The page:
Teens Driving Teens = A Deadly Mix
A new AAA study underscores the danger of a car full of teens. In light of new information and in recognition of National Teen Driver Safety Week all this week, AAA is urging parents to get involved in their teen’s driving and stay involved even after they have their license.
According to the AAA Foundation for Traffic Safety, risky driving behavior among 16- and 17-year-old drivers involved in fatal crashes increased when other teens were in the car. Nationally, 9,578 drivers age 16 and 17 were involved in fatal crashes from 2005 to 2010, and 3,994—or 42 percent—of these included at least one teen passenger.
“Inexperience paired with risk-taking behind the wheel is the main cause of teen crashes,” said Chuck Mai, spokesman for AAA Oklahoma. “Previous AAA research has shown that factors such as nighttime driving and additional teen passengers multiply the crash risk, but this new information opens our eyes to just how much that risk is magnified with teen passengers.”
According to the study, the prevalence of risky behaviors generally grew for teen drivers as the number of teen passengers increased. For example, the likelihood of teens to speed increases from 30 percent to 44 percent with two teen passengers in the vehicle as opposed to driving solo.
“Oklahoma’s Graduated Driver’s License Law limits teen passengers for teens during the intermediate phase,” said Mai. “However, once teens have their full license, it’s up to parents to take steps, such as enforcing a parent-teen driving agreement, to help keep new teen drivers safe while they gradually gain experience behind the wheel.”
Steps that families can tke to improve their teens’ level of safety as they begin driving:
- Practice makes perfect. Oklahoma requires teens to drive only 50 supervised hours before earning their full license. However, AAA encourages parents to double those hours and continue practicing together even after the teen is licensed to ensure that basic skills are mastered and to introduce progressively challenging conditions like driving in rain, heavy traffic and on rural roads.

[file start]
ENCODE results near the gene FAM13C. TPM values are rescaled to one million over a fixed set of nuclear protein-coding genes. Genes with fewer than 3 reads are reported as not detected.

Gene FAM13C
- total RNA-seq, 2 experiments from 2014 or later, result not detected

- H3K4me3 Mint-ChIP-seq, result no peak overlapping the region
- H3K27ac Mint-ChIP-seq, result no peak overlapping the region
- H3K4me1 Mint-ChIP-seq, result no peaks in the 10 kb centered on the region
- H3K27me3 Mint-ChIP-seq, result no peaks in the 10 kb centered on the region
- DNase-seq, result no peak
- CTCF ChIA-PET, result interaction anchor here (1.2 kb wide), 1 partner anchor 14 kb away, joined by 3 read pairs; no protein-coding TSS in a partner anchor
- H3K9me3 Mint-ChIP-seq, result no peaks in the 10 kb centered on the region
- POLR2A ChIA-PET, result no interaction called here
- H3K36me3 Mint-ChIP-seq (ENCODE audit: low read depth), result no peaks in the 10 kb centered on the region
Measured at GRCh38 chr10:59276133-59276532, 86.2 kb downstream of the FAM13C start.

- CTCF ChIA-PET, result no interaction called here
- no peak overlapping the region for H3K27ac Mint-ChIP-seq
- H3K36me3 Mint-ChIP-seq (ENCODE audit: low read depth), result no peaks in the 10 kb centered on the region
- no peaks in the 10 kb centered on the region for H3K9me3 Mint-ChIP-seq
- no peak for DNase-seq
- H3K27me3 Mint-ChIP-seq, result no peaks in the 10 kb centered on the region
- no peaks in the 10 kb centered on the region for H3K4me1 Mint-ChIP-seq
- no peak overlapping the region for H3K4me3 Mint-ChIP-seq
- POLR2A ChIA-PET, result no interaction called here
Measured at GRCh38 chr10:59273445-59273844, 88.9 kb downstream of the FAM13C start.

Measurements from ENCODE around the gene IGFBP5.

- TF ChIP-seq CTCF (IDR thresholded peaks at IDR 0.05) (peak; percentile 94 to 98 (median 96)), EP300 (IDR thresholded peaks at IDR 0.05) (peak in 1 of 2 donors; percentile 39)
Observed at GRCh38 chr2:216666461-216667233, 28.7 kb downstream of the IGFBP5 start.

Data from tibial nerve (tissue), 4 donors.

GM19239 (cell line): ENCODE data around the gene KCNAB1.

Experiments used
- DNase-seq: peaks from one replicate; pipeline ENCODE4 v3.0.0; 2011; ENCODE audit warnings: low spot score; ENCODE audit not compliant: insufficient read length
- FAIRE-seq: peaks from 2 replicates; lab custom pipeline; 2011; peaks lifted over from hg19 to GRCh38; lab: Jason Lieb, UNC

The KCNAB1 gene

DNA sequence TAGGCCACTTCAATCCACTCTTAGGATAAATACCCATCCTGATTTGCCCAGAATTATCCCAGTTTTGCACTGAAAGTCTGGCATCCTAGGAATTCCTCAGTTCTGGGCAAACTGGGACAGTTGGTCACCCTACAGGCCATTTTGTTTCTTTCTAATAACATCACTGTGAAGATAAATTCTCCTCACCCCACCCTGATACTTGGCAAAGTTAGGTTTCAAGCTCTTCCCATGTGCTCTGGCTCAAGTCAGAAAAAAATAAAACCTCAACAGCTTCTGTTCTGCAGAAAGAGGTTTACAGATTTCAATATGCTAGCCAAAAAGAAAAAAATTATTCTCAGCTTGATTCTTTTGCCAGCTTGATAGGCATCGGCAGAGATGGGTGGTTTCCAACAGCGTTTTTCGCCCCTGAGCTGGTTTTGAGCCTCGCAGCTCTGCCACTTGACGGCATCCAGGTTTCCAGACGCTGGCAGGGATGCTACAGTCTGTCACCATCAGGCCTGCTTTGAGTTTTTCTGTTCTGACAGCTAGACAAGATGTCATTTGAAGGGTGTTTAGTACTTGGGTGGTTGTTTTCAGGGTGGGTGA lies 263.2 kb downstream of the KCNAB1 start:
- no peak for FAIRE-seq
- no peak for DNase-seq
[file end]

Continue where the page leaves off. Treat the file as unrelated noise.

- Limit teen passengers. In Oklahoma, teens with learner permits may only drive when accompanied by a licensed driver of at least 21 years of age. Intermediate license holders may not drive with more than one non-family passenger younger than 18. Parents are urged to extend this restriction until they are fully confident in their teen’s driving ability, or to further limit teen passengers.
- Establish a parent-teen contract. State laws help place teens in lower-threat situations, but parents should still determine the driving limits, privileges and responsibilities that are right for their teens. A parent-teen contract can help establish these boundaries. Families can find a sample contract at TeenDriving.AAA.com/OK.
- Take advantage of AAA resources. AAA offers a host of tools and programs to help families through teens’ learning-to-drive years. “Take the Wheel” is a parent-taught driver’s education program that qualifies as bone fide driver’s ed. under the Oklahoma’s GDL law, allowing teens to drive at an earlier age. Teens who complete the course are eligible for the standard driver’s ed. discount on their auto insurance. Visit AAA.com/TakeTheWheel.
According to the National Highway Traffic Safety Administration (NHTSA), traffic crashes continue to be the leading cause of deaths for teens. Last year in Oklahoma, there were 14,266 crashes involving drivers between the ages of 15 and 19. In these crashes, 30 teen drivers and 28 teen passengers were killed. While the number is down substantially since before the state’s Graduated Driver License (GDL) law took effect, AAA believes there is still room for improvement.
A not-for-profit organization, AAA Oklahoma serves its 363,000 members across Oklahoma with emergency help on the road, auto travel assistance and a wide range of personal insurance, travel, financial and automotive services through its 44 retail branches, regional operations center and the Internet at www.AAA.com.